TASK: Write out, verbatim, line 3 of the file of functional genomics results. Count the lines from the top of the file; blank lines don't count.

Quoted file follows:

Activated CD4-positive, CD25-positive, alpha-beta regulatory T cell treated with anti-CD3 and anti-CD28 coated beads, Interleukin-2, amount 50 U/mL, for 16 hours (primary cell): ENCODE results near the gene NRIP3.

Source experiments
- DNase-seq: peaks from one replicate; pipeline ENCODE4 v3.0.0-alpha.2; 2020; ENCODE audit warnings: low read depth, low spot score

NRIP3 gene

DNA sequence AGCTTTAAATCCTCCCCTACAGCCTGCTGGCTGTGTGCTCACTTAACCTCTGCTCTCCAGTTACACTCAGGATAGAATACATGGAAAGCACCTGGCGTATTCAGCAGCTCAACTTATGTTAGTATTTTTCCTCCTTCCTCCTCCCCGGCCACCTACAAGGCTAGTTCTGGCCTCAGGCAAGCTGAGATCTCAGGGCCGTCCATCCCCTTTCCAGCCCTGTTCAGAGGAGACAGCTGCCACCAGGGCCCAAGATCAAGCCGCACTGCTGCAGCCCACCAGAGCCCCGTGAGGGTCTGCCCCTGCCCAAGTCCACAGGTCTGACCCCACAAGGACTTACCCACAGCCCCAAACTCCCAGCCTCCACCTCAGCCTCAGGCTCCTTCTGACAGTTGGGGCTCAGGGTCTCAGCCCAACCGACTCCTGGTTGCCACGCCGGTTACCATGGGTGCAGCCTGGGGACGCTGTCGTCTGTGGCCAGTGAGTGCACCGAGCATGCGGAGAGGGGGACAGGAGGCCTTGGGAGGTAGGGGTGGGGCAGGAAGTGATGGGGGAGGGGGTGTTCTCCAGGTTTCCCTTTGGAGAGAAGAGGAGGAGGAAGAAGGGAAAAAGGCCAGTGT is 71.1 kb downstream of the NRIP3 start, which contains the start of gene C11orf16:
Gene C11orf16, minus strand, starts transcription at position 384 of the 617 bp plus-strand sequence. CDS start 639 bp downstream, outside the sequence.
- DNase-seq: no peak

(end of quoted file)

- DNase-seq: peaks from one replicate; pipeline ENCODE4 v3.0.0-alpha.2; 2020; ENCODE audit warnings: low read depth, low spot score